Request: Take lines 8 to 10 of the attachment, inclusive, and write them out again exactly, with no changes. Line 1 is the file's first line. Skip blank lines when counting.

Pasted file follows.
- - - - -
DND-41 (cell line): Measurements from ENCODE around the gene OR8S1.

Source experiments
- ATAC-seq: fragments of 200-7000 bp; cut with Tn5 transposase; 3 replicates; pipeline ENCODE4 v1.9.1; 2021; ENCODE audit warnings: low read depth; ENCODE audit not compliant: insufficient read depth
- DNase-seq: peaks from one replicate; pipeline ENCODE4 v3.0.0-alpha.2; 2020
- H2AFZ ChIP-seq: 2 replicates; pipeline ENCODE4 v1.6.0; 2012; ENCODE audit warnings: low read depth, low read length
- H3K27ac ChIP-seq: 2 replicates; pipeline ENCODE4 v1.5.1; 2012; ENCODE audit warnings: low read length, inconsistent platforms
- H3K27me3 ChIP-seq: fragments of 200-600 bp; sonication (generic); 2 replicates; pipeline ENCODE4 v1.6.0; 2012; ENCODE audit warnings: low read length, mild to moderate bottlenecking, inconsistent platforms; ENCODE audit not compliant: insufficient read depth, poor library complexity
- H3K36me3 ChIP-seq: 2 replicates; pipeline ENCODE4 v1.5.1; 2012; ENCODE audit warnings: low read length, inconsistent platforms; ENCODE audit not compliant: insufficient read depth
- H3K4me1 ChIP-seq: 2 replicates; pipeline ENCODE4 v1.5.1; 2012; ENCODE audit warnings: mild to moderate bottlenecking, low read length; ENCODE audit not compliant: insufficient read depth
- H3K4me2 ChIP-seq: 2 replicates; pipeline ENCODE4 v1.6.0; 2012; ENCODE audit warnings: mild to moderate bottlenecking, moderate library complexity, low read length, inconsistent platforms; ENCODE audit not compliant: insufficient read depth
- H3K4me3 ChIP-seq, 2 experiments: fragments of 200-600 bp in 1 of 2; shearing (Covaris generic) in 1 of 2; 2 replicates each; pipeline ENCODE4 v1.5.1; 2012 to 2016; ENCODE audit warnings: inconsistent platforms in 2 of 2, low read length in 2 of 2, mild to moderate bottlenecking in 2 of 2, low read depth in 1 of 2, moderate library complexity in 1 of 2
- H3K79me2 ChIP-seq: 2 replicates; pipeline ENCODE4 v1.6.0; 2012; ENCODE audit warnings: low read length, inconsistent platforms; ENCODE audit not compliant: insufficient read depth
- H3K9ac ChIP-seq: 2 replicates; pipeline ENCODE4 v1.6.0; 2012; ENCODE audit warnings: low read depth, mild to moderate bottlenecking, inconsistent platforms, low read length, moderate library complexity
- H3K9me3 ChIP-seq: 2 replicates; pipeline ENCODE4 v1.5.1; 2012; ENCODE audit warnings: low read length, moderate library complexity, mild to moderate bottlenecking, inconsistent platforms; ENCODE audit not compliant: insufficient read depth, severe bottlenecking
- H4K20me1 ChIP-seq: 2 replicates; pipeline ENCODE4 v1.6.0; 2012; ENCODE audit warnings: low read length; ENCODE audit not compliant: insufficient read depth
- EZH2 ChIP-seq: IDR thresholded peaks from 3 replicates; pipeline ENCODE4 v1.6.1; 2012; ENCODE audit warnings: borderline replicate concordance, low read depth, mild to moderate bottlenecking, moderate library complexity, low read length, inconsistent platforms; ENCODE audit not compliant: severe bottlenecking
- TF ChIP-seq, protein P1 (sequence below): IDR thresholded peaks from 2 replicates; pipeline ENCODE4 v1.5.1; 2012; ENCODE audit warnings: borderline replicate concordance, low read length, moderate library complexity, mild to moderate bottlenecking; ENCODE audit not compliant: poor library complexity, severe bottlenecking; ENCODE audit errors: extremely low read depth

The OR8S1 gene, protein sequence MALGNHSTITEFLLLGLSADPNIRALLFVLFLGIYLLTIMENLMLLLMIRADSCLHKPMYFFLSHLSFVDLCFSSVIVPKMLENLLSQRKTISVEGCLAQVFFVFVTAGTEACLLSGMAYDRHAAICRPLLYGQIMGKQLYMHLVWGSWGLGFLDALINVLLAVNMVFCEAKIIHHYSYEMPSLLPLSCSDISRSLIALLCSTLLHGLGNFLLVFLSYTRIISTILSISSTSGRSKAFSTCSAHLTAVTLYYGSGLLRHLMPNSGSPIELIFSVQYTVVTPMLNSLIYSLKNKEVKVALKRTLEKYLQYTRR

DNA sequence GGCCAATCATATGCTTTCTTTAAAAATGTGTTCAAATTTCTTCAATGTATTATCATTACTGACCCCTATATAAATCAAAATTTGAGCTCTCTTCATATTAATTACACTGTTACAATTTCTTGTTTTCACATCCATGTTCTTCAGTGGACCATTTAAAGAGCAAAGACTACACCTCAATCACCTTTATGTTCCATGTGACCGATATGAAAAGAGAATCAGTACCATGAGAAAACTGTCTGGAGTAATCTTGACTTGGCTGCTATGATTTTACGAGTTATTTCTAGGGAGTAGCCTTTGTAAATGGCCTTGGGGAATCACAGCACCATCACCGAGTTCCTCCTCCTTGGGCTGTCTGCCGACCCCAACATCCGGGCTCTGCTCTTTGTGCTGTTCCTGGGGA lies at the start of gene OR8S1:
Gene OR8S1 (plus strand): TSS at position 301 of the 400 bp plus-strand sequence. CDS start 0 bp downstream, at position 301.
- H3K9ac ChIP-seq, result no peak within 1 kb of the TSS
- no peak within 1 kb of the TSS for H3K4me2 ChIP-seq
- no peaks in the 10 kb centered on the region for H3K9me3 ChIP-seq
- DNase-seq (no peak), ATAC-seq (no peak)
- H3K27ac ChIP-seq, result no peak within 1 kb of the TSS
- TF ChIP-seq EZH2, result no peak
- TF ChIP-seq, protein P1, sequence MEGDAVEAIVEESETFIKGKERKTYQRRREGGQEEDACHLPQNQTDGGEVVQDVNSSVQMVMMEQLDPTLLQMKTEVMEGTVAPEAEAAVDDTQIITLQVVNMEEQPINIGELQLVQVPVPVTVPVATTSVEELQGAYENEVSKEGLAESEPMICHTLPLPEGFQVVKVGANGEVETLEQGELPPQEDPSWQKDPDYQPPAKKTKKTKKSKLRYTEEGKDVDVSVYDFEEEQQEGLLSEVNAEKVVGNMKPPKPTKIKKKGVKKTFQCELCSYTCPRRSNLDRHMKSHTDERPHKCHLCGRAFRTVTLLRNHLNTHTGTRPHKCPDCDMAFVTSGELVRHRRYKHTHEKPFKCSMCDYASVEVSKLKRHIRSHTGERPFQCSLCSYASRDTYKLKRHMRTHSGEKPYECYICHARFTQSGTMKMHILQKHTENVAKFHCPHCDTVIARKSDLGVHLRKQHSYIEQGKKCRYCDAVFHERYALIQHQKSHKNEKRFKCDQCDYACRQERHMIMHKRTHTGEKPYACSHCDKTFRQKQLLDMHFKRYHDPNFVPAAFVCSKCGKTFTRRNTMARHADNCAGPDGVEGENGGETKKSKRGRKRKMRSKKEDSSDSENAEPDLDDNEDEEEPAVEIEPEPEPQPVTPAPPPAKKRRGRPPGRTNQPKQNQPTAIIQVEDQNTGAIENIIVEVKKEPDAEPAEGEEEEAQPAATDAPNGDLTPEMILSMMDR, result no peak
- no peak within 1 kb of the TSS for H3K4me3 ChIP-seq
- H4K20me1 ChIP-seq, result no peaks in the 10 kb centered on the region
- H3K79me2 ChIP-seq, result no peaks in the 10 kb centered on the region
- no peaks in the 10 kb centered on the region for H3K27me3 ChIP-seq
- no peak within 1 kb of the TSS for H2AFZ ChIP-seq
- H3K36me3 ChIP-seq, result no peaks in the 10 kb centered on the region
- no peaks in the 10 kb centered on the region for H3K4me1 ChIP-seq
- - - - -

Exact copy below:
- H3K36me3 ChIP-seq: 2 replicates; pipeline ENCODE4 v1.5.1; 2012; ENCODE audit warnings: low read length, inconsistent platforms; ENCODE audit not compliant: insufficient read depth
- H3K4me1 ChIP-seq: 2 replicates; pipeline ENCODE4 v1.5.1; 2012; ENCODE audit warnings: mild to moderate bottlenecking, low read length; ENCODE audit not compliant: insufficient read depth
- H3K4me2 ChIP-seq: 2 replicates; pipeline ENCODE4 v1.6.0; 2012; ENCODE audit warnings: mild to moderate bottlenecking, moderate library complexity, low read length, inconsistent platforms; ENCODE audit not compliant: insufficient read depth